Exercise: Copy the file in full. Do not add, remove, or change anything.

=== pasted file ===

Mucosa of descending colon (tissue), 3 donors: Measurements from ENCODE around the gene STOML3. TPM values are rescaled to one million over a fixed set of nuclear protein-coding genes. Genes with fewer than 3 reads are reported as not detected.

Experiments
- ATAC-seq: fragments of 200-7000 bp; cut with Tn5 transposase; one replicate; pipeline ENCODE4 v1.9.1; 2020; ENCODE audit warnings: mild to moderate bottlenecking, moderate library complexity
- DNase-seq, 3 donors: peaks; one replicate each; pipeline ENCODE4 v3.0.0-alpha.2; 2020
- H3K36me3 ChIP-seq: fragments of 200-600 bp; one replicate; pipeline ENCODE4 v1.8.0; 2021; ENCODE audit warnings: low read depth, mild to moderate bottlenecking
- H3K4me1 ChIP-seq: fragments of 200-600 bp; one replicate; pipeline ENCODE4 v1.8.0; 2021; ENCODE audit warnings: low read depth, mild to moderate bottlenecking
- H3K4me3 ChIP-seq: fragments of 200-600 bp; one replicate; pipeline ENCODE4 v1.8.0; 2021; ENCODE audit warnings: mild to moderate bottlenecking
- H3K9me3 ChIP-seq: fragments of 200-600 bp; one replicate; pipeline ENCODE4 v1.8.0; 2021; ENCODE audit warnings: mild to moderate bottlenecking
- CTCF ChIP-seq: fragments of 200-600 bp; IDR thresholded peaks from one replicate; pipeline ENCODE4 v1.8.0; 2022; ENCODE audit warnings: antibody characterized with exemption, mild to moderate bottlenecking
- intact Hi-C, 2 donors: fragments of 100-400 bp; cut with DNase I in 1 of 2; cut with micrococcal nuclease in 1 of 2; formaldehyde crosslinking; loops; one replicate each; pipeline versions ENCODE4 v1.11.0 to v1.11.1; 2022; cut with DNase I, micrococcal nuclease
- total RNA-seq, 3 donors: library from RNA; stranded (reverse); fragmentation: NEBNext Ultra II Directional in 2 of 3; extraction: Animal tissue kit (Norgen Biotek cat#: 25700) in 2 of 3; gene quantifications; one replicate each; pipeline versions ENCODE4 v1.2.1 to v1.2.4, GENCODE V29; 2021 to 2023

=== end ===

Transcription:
Mucosa of descending colon (tissue), 3 donors: Measurements from ENCODE around the gene STOML3. TPM values are rescaled to one million over a fixed set of nuclear protein-coding genes. Genes with fewer than 3 reads are reported as not detected.

Experiments
- ATAC-seq: fragments of 200-7000 bp; cut with Tn5 transposase; one replicate; pipeline ENCODE4 v1.9.1; 2020; ENCODE audit warnings: mild to moderate bottlenecking, moderate library complexity
- DNase-seq, 3 donors: peaks; one replicate each; pipeline ENCODE4 v3.0.0-alpha.2; 2020
- H3K36me3 ChIP-seq: fragments of 200-600 bp; one replicate; pipeline ENCODE4 v1.8.0; 2021; ENCODE audit warnings: low read depth, mild to moderate bottlenecking
- H3K4me1 ChIP-seq: fragments of 200-600 bp; one replicate; pipeline ENCODE4 v1.8.0; 2021; ENCODE audit warnings: low read depth, mild to moderate bottlenecking
- H3K4me3 ChIP-seq: fragments of 200-600 bp; one replicate; pipeline ENCODE4 v1.8.0; 2021; ENCODE audit warnings: mild to moderate bottlenecking
- H3K9me3 ChIP-seq: fragments of 200-600 bp; one replicate; pipeline ENCODE4 v1.8.0; 2021; ENCODE audit warnings: mild to moderate bottlenecking
- CTCF ChIP-seq: fragments of 200-600 bp; IDR thresholded peaks from one replicate; pipeline ENCODE4 v1.8.0; 2022; ENCODE audit warnings: antibody characterized with exemption, mild to moderate bottlenecking
- intact Hi-C, 2 donors: fragments of 100-400 bp; cut with DNase I in 1 of 2; cut with micrococcal nuclease in 1 of 2; formaldehyde crosslinking; loops; one replicate each; pipeline versions ENCODE4 v1.11.0 to v1.11.1; 2022; cut with DNase I, micrococcal nuclease
- total RNA-seq, 3 donors: library from RNA; stranded (reverse); fragmentation: NEBNext Ultra II Directional in 2 of 3; extraction: Animal tissue kit (Norgen Biotek cat#: 25700) in 2 of 3; gene quantifications; one replicate each; pipeline versions ENCODE4 v1.2.1 to v1.2.4, GENCODE V29; 2021 to 2023